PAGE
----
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The Campbell Foundation Awards Grant to Explore Brain Inflammation and Mental Decline in HIV Patients


Susan R. Miller

Garton-Miller Media

954-294-4973 (cell)

FORT LAUDERDALE, FL, November 4, 2016 -- The Campbell Foundation, a nonprofit organization dedicated to funding HIV/AIDS research, has awarded a $77,495 grant to Cristina Granziera, MD, PhD. of Massachusetts General Hospital. The money will be used to study the gut-brain relationship in HIV-positive patients.


Dr. Granziera and her team will use non-invasive imaging (magnetic resonance imaging and positron emission tomography) to determine whether HIV-positive patients with dysbiotic, or imbalanced, gut microbiomes have higher brain inflammation than HIV-positive patients with normal gut microbiomes.


Research has revealed that the gut holds the key to much of our overall health and well-being. An imbalance of bacteria in the gut can result in myriad problems including inflammation of the brain. This, in turn, can result in HIV-associated neurocognitive disorders.


“Although antiretroviral therapy has dramatically improved the lives of HIV-positive individuals, nearly half of those who achieve viral suppression continue to suffer from HIV-associated neurocognitive disorders (HAND),” noted Dr. Granziera. “Demonstrating the existence of a pathological gut-brain relationship in HIV-infected patients may open new perspectives to diminish the pathological consequences of HIV infection on the brain through the modulation of composition of gut microbiota (i.e. with changes in diet, use of prebiotics, fecal microbiota transplantation etc.) or supplementation of microbiota products.”


HAND is often used to describe problems related to thinking, memory and mood. It’s often mild and goes unnoticed. Generally, those who have it struggle with recollection of facts or memories, have difficulty learning new things, have feelings of sadness, or simply feel “fuzzy” in the head. However, in some individuals it can result in increased neurocognitive disorders such as dementia.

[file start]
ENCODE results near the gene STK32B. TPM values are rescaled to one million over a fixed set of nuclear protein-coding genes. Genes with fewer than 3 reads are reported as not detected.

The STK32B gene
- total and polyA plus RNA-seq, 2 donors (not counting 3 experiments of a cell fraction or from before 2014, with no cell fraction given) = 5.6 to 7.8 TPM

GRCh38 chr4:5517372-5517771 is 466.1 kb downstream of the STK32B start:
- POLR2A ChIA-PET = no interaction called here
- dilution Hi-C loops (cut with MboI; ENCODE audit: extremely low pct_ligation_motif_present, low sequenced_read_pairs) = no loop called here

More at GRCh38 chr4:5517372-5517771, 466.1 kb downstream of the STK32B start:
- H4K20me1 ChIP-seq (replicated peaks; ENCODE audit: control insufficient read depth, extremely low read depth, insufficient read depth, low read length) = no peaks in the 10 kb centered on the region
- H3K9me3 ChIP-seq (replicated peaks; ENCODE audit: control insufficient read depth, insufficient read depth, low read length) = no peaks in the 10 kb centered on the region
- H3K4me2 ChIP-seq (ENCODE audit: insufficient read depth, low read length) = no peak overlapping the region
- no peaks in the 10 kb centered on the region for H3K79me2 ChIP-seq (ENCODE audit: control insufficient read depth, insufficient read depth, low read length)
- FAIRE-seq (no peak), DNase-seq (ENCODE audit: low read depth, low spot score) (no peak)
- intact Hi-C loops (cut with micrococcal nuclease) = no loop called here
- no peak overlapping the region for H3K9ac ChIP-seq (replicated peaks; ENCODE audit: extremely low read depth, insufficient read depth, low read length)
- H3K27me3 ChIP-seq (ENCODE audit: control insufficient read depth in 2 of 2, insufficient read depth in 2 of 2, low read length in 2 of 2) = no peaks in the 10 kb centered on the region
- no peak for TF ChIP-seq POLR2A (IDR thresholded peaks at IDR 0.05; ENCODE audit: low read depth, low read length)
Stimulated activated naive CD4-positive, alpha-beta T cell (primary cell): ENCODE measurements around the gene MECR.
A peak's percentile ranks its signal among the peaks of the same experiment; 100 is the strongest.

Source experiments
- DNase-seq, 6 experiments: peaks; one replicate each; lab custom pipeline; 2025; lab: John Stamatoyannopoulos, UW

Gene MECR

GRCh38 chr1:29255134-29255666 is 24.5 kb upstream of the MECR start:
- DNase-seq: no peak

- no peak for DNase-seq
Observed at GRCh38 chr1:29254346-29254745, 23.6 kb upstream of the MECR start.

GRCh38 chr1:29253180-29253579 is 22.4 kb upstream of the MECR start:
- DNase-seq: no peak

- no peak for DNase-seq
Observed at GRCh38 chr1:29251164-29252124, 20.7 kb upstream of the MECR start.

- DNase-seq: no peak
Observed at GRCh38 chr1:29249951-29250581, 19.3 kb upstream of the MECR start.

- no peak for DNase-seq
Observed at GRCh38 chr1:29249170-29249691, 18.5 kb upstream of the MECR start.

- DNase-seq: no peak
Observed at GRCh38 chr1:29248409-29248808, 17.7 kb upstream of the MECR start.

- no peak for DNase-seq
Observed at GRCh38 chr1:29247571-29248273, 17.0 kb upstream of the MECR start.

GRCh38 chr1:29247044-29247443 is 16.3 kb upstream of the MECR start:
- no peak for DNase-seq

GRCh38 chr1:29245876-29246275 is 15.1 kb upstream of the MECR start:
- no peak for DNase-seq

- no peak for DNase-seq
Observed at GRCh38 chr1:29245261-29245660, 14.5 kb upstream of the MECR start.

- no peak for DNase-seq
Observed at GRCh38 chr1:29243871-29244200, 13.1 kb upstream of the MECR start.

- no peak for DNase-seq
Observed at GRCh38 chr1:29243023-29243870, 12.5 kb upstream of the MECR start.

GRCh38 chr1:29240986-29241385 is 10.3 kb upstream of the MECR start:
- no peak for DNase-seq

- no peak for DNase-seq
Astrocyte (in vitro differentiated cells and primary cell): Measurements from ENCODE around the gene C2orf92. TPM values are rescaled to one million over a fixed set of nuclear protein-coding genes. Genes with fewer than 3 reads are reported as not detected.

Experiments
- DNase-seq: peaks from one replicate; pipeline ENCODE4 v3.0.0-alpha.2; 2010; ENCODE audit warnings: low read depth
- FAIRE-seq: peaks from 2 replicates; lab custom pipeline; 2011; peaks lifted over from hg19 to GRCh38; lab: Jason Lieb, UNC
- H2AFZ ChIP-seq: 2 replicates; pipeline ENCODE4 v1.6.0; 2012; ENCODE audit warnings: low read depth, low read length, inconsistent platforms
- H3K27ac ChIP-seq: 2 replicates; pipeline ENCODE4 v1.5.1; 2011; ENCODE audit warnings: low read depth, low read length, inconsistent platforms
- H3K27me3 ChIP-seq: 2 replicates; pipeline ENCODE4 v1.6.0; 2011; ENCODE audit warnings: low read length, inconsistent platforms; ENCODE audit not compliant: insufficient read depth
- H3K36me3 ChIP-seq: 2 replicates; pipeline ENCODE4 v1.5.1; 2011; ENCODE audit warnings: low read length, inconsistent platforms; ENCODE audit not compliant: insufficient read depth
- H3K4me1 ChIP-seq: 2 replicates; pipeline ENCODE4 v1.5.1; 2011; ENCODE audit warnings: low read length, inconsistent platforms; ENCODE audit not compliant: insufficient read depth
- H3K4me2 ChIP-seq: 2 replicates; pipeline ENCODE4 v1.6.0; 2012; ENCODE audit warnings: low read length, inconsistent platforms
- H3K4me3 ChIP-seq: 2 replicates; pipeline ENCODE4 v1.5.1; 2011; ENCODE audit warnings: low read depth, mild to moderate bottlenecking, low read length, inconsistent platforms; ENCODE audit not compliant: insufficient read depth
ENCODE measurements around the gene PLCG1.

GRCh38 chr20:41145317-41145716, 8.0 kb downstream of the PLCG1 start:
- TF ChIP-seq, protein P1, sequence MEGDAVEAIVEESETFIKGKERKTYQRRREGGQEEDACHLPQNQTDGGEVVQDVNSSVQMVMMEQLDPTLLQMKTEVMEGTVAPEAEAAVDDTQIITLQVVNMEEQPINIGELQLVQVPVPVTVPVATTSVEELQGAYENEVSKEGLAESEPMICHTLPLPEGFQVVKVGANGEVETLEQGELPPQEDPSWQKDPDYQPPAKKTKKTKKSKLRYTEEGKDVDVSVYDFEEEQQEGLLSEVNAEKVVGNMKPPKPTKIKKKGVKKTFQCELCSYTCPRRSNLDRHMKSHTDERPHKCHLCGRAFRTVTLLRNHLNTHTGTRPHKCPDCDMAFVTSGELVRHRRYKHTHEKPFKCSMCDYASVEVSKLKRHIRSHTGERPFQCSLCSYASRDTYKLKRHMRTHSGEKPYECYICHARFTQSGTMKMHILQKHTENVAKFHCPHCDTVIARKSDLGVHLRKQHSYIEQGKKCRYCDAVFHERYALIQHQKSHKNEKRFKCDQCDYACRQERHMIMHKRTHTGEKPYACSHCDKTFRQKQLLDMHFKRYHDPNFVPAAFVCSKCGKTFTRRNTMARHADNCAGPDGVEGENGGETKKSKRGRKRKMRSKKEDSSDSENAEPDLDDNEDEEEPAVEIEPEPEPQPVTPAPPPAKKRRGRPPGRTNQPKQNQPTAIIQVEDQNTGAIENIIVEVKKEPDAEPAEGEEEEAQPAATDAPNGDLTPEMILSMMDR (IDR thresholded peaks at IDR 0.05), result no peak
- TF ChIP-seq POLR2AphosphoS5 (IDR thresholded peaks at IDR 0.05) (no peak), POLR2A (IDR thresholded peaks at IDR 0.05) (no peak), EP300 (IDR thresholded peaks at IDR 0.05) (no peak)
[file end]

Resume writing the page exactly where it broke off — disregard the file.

“The Campbell Foundation has a rich history of funding research that, not only focuses on finding a cure, but that has a positive impact on those living with HIV/AIDS,” said Foundation Executive Director Ken Rapkin. “Dr. Granziera’s research into the gut-brain relationship fits into our overall mission and we are excited to be able to provide her with the funding to conduct her research into an area that is getting a lot of attention in the scientific community.”



The Campbell Foundation was established in 1995 by the late Richard Campbell Zahn as a private, independent, nonprofit organization dedicated to supporting clinical, laboratory-based research into the prevention and treatment of HIV/AIDS. It focuses its funding on supporting alternative, nontraditional avenues of research. In its 21st year, the Campbell Foundation has given away more than $10 million dollars, with about $1 million going to direct services. For more information, visit Follow us on Facebook, YouTube and Twitter.




Dr. Granziera earned her MD from University of Padova Medical School (Italy) and her PhD from University of Lausanne (Switzerland). She is assistant professor in Radiology at the Martinos Center for Biomedical Imaging of Massachusetts General Hospital and Harvard Medical School.


The focus of her current research is the investigation of the pathogenesis of neuroinflammatory and cerebrovascular diseases (multiple sclerosis, neuroHIV, migraine and stroke) using state-of-the art neuroimaging methods. She is particularly interested in the combination of multiple MRI contrasts to achieve the highest sensitivity and specificity to brain tissue pathology, as well as in multi-modal approaches like MR-PET. Her goal is to propose new models of disease impact and innovative tools to study disease evolution, by using the combined information of neuroimaging data, biological and clinical markers of disease.

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